Book Review: The Deacon’s Demise by Dean L. Hovey

The Deacon’s Demise  
A Pine County Mystery #5
Dean L. Hovey
Dean Hovey, November 2015
ISBN: 97819382062
Trade Paperback

This is the fifth episode in Dean Hovey’s series of Pine County mysteries. His cast is made up of members of the Sheriff’s unit, with assistance from various local residents and other law enforcement agencies, as needed. The pace is steady, the development of the plot is logical and anyone with even passing familiarity of the Upper Midwest, will recognize and identify the characters.

The story centers around the efforts of a Pine County deputy sheriff to figure out a motive and identify a killer. The killer or killers caused the sudden death of a pillar of Pine Brook, Minnesota, the owner of the local hardware store and a long-time deacon of a local church. George Brown was an upright—some might say uptight—member of the community. He was upset that his church had begun to serve a far-away congregation in Mexico. Youth from the church were spending a lot of time south of the border building a church and George was unhappy. One evening, after again expressing his distrust and anger at the project, he left a deacon’s meeting to drive home. When he started the engine, his car blew up, damaging the church, injuring several members, and, of course, killing George.

Floyd Swenson, deputy sheriff is tasked to figure out who planted the bomb in Brown’s car and why. Early on, he learns that some children are being kidnapped from nearby towns and in neighboring states. There appears to be no connection, and Floyd is over his head with developments in the Brown bombing. But before long, several threads begin to tangle themselves in the Pine County case and the pace picks up dramatically.

The story is well-thought out and constructed, the dialogue is appropriate and the actions of the several characters make sense.

There are some typos, abrupt and unnecessary changes in points of view, and I wish a more readable type face had been chosen. That being said, I enjoyed the novel and recommend it to everyone interested in reading about good small-town characters engaged in solving local crimes, leading to a very satisfactory conclusion.

Reviewed by Carl Brookins, July 2017.
http://www.carlbrookins.com http://agora2.blogspot.com
The Case of the Purloined Painting, The Case of the Great Train Robbery, Reunion, Red Sky.

Book Review: Song of the Lion by Anne Hillerman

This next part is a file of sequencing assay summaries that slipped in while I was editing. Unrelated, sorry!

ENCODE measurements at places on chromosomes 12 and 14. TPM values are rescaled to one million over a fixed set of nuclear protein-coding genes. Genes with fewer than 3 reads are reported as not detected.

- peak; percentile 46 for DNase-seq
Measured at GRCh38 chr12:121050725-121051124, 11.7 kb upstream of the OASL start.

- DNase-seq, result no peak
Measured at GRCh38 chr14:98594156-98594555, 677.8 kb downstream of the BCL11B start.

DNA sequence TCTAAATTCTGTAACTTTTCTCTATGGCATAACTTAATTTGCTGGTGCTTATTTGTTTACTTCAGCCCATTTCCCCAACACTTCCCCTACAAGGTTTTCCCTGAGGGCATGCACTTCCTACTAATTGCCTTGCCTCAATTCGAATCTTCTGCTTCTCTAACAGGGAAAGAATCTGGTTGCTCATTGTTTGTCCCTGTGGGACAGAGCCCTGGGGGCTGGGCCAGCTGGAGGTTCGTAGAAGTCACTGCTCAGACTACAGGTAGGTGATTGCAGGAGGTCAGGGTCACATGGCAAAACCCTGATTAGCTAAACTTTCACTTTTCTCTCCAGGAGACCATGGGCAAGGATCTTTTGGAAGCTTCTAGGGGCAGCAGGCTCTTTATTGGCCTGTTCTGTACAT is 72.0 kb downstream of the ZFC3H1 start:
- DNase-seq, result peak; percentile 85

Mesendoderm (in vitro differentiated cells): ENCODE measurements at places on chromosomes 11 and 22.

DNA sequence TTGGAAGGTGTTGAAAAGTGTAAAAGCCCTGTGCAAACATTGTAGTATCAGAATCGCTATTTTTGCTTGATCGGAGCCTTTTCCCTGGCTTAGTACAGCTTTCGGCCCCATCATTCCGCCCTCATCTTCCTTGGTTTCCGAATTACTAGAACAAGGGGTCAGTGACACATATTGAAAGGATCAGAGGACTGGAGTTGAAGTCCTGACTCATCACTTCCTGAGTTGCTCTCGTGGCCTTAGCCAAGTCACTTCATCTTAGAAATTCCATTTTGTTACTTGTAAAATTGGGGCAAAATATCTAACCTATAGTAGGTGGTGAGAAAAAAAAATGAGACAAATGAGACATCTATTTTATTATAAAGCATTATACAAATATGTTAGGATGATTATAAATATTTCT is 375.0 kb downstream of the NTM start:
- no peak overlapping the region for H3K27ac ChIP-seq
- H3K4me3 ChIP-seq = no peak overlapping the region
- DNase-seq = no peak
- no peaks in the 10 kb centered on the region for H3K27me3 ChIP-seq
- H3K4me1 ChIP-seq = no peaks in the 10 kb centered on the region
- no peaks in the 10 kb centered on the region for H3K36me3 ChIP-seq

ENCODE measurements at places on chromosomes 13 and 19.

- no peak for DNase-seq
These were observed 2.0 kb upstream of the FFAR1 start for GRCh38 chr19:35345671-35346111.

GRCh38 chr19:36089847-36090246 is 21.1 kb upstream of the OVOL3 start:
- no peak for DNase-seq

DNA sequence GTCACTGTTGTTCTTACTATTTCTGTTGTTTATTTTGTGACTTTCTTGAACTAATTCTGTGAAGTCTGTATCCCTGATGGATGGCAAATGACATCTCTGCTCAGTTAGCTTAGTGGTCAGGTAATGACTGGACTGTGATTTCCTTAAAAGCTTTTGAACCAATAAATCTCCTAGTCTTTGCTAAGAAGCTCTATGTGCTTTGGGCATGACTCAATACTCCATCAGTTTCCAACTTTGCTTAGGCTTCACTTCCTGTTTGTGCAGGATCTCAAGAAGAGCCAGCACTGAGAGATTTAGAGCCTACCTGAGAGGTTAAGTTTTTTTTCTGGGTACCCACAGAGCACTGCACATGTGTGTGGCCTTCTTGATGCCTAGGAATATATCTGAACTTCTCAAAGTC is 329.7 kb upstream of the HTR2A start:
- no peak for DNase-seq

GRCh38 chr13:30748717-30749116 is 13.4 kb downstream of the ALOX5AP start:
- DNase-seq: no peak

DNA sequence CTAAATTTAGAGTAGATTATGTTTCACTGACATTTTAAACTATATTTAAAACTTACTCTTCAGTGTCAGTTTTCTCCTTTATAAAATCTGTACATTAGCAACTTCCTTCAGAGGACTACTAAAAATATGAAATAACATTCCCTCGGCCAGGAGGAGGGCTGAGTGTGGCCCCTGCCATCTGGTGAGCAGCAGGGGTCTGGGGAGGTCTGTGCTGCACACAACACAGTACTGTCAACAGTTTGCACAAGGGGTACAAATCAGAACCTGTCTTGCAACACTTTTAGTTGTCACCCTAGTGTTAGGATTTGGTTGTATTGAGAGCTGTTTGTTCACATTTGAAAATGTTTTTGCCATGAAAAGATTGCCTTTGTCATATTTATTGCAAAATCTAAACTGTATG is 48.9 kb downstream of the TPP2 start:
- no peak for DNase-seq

Song of the Lion
A Leaphorn, Chee & Manuelito Novel #2
Anne Hillerman
Harper, April 2017
ISBN 978-0-062-39190-2
Hardcover

Anne Hillerman continues to demonstrate she is a solid author in her own right, albeit using the characters developed by her late father, Tony, in the series featuring Jim Chee, Bernadette Manuelito and Joe Leaphorn.  And by expanding Bernie’s role, she has added her own stamp on the series, which began in 1970, and in which this is her third novel.

The action begins when a bomb explodes, destroying a BMW belonging to a local hero who is mediating a hearing on a proposed resort on Navajo land adjacent to the Grand Canyon.  A young man is killed while sitting in the car.  The owner is playing in an alumni-student basketball game, and Jim Chee is assigned to be his bodyguard, driving him to the hearing and watching over him.  The plot develops in unexpected ways and as it unfolds, Bernie gets to play a deeper role than that of a bystander.  She takes over uncovering the real reason for the explosion, enlisting the assistance of Leaphorn, who still suffers from a bullet wound in his brain, but recalls an earlier incident, which helps Bernie resolve the case.

Common to the series are the descriptions of the arid Navajo country, the rituals, myths and customs of the people so well-done by Tony Hillerman and now continued on an equal footing by his daughter.  Her plotting is similarly on a par with the series’ founder.  And by introducing an environmental issue in the plot, she has brought the series up to date, while maintaining the integrity of the basic story and its characters.

Recommended.

Reviewed by Ted Feit, June 2017.